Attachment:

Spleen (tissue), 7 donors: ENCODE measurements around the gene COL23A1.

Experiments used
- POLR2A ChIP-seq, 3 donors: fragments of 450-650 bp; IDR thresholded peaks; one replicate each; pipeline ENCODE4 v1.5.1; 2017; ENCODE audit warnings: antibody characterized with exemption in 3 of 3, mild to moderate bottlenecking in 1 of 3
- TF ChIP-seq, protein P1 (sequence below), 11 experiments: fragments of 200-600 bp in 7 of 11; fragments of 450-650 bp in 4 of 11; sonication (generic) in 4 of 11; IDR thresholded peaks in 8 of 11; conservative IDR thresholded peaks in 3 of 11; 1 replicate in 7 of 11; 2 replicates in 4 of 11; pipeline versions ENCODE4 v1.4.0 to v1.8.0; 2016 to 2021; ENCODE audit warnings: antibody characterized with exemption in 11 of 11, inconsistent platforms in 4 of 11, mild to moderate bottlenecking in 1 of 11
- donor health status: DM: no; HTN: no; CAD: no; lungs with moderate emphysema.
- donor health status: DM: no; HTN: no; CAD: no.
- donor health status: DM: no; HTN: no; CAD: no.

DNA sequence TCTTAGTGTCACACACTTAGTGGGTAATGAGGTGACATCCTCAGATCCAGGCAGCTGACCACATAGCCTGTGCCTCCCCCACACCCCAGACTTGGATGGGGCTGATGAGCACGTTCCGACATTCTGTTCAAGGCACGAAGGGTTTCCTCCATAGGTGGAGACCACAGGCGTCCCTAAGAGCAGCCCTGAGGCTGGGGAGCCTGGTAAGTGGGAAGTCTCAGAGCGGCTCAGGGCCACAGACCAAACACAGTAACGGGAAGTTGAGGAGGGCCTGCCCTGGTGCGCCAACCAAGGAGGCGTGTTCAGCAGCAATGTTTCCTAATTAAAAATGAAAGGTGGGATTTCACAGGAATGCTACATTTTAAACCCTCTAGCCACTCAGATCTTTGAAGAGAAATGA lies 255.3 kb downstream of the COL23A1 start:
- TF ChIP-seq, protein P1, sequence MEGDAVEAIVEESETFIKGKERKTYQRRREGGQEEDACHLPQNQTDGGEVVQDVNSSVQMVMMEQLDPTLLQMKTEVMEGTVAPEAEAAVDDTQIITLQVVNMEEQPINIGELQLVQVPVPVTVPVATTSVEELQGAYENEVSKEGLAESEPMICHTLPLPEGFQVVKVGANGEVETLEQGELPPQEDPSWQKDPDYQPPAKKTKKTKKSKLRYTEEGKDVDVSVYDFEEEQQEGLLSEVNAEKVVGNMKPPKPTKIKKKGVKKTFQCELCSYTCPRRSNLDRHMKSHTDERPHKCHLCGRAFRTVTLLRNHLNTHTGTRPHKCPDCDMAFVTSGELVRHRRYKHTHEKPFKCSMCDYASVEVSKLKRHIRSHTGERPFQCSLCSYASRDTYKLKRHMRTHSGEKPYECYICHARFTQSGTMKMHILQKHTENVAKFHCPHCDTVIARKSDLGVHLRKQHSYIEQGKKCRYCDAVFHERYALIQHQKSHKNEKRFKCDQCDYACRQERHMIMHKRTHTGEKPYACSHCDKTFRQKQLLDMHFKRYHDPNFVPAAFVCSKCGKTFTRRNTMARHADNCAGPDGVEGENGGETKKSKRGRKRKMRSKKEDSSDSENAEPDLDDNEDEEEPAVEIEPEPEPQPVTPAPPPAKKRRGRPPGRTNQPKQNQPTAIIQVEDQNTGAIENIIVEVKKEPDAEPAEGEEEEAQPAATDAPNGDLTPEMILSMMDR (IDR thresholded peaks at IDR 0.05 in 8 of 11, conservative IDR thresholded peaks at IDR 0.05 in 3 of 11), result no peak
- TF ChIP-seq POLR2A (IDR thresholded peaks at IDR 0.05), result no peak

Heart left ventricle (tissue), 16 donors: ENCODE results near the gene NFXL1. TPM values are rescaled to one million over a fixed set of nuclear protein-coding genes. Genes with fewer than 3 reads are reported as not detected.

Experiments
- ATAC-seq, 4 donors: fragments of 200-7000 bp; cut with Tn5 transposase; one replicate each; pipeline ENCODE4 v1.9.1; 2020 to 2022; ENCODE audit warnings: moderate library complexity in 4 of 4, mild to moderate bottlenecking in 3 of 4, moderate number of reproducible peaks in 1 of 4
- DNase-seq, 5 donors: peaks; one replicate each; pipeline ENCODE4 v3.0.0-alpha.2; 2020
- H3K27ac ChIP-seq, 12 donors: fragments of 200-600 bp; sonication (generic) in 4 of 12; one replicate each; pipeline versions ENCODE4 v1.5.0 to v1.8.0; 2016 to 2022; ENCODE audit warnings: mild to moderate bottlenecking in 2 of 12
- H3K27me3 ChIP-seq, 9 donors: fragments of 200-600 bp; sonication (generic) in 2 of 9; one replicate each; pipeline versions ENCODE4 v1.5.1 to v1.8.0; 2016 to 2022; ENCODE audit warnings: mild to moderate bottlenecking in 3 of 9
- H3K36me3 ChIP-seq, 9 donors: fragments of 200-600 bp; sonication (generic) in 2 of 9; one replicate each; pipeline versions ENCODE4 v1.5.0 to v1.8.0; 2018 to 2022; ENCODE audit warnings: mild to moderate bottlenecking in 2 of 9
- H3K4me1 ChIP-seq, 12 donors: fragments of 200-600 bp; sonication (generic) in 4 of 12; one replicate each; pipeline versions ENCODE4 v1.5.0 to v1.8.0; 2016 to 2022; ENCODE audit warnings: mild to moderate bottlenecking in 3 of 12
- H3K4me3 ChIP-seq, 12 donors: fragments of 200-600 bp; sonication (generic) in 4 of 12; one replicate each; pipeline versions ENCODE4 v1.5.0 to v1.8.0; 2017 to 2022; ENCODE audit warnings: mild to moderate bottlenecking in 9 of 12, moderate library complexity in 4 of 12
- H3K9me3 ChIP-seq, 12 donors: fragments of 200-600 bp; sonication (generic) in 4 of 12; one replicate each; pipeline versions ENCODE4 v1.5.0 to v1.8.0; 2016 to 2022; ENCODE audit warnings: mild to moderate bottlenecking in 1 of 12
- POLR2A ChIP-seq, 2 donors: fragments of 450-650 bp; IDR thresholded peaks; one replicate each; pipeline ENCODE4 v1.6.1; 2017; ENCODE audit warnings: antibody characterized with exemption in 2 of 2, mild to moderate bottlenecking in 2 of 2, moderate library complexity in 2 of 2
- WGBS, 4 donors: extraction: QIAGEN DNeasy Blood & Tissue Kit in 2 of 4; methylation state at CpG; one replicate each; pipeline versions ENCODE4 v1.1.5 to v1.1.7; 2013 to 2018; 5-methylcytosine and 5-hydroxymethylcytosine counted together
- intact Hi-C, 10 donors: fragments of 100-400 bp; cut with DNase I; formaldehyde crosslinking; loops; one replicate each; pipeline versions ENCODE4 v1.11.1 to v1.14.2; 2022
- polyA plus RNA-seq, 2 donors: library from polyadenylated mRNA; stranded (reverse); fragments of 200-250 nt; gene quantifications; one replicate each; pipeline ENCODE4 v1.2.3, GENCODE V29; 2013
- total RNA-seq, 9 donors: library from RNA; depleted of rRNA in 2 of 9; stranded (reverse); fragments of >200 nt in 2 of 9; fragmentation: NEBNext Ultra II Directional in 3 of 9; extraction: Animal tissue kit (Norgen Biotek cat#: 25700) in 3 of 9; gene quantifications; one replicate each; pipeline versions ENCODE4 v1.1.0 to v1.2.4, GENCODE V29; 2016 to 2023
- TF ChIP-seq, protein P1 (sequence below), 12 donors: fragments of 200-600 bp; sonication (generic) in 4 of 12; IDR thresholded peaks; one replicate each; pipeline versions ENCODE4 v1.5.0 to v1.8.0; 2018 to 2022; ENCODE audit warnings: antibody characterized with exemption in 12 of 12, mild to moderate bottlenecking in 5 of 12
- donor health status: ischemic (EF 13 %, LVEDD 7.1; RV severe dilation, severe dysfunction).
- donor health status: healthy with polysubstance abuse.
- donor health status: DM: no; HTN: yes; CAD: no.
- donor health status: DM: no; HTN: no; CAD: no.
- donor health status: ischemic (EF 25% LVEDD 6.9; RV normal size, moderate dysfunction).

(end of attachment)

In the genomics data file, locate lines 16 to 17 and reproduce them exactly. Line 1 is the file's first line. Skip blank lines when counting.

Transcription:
- H3K27me3 ChIP-seq, 9 donors: fragments of 200-600 bp; sonication (generic) in 2 of 9; one replicate each; pipeline versions ENCODE4 v1.5.1 to v1.8.0; 2016 to 2022; ENCODE audit warnings: mild to moderate bottlenecking in 3 of 9
- H3K36me3 ChIP-seq, 9 donors: fragments of 200-600 bp; sonication (generic) in 2 of 9; one replicate each; pipeline versions ENCODE4 v1.5.0 to v1.8.0; 2018 to 2022; ENCODE audit warnings: mild to moderate bottlenecking in 2 of 9